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It is also contended that the functioning of many public sector units (PSUs)

has been characterized by low productivity, unsatisfactory quality of goods,


excessive manpower utilization, inadequate human resource development and
low rate of return on capital. For instance, between 1980 and 2002, the average
rate of return on capital employed by PSUs was about 3.4% as against the
average cost of borrowing, which was 8.66%. Disinvestment (or divestment) of
the PSUs has therefore been offered as one of the solutions in this context

Disinvestment involves the sale of equity and bond capital invested by the
government in PSUs. It also implies the sale of governments loan capital in PSUs
through securitization. However, it is the government and not the PSUs who receive
money from disinvestment.
The fixation of share/bond price is an important aspect of disinvestment. Now, the
Disinvestment Commission determines the share/bond price. Disinvested shares are
listed, quoted and traded on the stock market. Indian and foreign financial institutions,
banks, mutual funds, companies as well as individuals can buy disinvested shares /
bonds.

Disinvestment is generally expected to achieve a greater inflow of private capital


and the use of private management practices in PSUs, as well as enable more
effective monitoring of management discipline by the private shareholders. Such
changes would lead to an increase in the operational efficiency and the market
value of the PSUs. This in turn would enable the much needed revenue
generation by the government and help reduce deficit financing.

However, to date the market experience has been otherwise. The large
national budgetary deficit on revenue account has been increasing. The
government has not used the disinvestment proceeds to finance expenditure on
capital account; i.e. the disinvestment policy has resulted in capital consumption
rather than generation. Administrative costs of the disinvestment process have
also been unduly high.

The actual receipts through disinvestment have often fallen far short of their
target (see figure). During the period 1991-92 to 2002-2003, the government had
targeted the mobilization of about Rs. 78,300 crores through disinvestment, but it
could actually mobilize only Rs. 30,917 crores.

Problems associated with Disinvestment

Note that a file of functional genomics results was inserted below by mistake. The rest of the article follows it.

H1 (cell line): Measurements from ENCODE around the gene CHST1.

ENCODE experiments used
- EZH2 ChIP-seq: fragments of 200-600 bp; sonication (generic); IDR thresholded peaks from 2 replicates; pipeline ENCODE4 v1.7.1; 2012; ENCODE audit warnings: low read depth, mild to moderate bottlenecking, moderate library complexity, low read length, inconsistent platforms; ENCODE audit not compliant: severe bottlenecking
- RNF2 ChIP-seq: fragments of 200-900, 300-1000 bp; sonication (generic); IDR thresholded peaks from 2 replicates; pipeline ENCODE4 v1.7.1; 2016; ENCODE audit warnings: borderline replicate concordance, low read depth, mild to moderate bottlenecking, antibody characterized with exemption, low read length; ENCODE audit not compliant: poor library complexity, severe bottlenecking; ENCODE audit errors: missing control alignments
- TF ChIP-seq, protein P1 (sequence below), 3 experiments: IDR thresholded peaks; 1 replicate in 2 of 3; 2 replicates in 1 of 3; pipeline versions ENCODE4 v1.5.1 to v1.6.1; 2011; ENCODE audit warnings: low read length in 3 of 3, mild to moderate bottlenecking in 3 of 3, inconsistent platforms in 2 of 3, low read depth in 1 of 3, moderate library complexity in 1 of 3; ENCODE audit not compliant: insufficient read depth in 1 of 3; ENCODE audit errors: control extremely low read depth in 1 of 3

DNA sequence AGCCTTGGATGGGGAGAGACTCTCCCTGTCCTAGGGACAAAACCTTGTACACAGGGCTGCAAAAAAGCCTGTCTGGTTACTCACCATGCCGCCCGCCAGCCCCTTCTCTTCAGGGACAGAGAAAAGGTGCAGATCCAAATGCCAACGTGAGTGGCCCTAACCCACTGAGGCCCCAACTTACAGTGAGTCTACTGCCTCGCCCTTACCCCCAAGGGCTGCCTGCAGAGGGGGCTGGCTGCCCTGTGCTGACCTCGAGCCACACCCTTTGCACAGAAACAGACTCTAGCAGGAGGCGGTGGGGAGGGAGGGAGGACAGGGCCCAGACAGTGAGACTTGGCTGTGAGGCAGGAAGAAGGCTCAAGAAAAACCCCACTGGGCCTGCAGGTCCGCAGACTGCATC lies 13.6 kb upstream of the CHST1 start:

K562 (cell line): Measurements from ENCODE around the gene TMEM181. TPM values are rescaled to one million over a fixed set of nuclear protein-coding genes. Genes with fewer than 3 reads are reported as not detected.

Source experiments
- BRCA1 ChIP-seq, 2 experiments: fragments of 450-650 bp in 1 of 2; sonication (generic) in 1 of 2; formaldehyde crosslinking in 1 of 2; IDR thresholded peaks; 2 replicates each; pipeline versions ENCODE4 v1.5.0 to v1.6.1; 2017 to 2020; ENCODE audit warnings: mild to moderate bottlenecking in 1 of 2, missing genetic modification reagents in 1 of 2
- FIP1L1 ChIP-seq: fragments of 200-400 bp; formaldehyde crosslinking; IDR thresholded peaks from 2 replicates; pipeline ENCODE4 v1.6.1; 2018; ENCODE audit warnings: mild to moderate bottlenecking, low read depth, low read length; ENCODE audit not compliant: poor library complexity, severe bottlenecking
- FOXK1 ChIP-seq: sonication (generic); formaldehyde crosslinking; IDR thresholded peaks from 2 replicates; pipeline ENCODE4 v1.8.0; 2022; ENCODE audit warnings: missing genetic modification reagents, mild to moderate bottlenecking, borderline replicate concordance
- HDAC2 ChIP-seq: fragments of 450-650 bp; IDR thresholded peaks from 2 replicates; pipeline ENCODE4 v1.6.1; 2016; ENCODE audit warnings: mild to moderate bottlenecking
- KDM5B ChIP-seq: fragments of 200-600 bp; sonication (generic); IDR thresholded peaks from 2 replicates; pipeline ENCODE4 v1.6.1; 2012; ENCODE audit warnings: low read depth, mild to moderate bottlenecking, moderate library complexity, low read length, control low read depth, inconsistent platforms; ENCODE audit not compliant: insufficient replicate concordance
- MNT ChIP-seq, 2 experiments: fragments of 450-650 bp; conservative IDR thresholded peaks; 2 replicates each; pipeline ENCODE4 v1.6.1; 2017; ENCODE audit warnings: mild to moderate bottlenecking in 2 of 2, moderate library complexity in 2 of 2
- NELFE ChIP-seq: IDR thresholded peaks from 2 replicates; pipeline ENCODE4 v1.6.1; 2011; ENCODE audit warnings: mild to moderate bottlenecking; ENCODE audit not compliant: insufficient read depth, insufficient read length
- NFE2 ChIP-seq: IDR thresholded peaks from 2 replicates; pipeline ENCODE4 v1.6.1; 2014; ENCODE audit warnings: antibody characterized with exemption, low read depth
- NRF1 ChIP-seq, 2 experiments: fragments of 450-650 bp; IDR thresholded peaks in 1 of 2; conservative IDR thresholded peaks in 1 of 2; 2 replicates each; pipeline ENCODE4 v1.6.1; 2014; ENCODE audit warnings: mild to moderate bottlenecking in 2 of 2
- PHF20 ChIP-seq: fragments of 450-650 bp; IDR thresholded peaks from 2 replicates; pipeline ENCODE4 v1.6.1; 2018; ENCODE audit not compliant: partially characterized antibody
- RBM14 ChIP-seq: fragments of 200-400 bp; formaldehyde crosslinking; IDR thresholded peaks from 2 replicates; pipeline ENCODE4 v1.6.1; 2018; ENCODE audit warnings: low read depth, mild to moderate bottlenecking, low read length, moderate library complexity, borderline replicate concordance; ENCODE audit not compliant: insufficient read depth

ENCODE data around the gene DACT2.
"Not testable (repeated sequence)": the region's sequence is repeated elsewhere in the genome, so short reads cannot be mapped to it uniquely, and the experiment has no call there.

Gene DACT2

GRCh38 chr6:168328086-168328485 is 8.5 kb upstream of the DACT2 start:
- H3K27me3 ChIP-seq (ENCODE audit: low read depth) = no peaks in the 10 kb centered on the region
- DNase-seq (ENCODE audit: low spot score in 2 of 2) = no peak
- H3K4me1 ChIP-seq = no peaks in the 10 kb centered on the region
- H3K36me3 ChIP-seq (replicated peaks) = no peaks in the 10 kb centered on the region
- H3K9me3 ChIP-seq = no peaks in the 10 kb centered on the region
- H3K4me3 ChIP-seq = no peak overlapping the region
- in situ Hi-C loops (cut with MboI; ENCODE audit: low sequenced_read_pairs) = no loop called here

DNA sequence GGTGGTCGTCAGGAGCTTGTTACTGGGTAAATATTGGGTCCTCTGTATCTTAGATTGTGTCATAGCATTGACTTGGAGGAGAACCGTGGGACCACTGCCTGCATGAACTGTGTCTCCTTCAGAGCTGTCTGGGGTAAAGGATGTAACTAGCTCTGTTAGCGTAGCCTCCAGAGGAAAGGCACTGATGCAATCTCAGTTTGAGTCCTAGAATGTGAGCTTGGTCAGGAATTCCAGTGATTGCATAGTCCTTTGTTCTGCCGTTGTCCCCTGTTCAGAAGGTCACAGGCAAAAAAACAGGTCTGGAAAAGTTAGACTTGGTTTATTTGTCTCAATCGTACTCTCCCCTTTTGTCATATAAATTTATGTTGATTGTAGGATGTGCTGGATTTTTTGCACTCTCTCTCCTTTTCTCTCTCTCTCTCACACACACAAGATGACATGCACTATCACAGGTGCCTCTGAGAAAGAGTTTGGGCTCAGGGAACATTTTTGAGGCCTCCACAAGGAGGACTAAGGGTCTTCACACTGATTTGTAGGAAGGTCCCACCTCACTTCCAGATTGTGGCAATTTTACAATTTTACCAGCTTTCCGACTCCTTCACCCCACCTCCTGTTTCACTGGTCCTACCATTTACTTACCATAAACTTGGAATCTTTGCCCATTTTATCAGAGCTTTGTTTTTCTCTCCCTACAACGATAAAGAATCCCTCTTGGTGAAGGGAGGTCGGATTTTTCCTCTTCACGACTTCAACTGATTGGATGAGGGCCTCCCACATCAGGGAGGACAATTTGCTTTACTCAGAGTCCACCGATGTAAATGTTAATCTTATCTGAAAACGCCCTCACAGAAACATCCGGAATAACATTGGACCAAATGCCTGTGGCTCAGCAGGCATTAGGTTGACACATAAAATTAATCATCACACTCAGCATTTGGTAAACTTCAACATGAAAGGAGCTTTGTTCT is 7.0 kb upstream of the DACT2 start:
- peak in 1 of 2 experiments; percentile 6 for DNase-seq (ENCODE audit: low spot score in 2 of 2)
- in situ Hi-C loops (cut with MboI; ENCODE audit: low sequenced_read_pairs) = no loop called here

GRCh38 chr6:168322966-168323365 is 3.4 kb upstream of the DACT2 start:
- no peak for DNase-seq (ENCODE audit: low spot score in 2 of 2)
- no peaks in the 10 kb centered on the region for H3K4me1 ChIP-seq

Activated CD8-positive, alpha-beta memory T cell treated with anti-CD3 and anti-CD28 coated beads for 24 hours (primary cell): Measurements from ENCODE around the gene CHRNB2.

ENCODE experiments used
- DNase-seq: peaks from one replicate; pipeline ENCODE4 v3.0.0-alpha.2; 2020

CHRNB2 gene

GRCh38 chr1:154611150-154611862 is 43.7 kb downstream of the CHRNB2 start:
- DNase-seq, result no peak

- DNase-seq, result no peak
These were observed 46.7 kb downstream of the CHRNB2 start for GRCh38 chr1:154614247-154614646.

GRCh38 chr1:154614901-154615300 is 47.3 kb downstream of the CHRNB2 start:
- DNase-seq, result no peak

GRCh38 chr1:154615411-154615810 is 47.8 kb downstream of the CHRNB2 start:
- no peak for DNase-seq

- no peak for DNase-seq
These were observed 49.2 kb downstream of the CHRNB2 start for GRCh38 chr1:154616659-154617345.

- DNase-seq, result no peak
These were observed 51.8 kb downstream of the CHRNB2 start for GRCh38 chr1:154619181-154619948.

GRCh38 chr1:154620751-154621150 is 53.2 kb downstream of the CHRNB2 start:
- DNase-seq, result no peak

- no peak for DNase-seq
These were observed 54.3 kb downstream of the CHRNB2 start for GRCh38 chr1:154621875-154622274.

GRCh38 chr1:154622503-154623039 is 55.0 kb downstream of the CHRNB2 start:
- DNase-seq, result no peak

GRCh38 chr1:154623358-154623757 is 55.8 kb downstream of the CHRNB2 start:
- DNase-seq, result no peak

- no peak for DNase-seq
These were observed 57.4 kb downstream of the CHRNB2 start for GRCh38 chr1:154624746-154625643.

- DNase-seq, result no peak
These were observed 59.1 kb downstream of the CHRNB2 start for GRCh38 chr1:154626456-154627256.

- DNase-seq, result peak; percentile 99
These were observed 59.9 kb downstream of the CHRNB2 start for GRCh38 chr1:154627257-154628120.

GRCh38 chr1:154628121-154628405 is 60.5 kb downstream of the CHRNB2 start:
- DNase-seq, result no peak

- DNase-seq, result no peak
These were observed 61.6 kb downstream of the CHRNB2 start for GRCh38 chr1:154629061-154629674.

A number of problems and issues have bedevilled the disinvestment
process. The number of bidders for equity has been small not only in
the case of financially weak PSUs, but also in that of better-performing
PSUs. Besides, the government has often compelled financial
institutions, UTI and other mutual funds to purchase the equity which
was being unloaded through disinvestment. These organizations have
not been very enthusiastic in listing and trading of shares purchased
by them as it would reduce their control over PSUs. Instances of insider
trading of shares by them have also come to light. All this has led to
low valuation or under pricing of equity.
Further, in many cases, disinvestment has not really changed the
ownership of PSUs, as the government has retained a majority stake in
them. There has been some apprehension that disinvestment of PSUs
might result in the �crowding out� of private corporates (through
lowered subscription to their shares) from the primary capital market

An important fact that needs to be remembered in the context of divestment is


that the equity in PSUs essentially belongs to the people. Thus, several
independent commentators have maintained that in the absence of wider
national consensus, a mere government decision to disinvest is not enough to
carry out the sale of people�s assets. Inadequate information about PSUs has
impeded free, competitive and efficient bidding of shares, and a free trading of
those shares. Also, since the PSUs do not benefit monetarily from disinvestment,
they have been reluctant to prepare and distribute prospectuses. This has in turn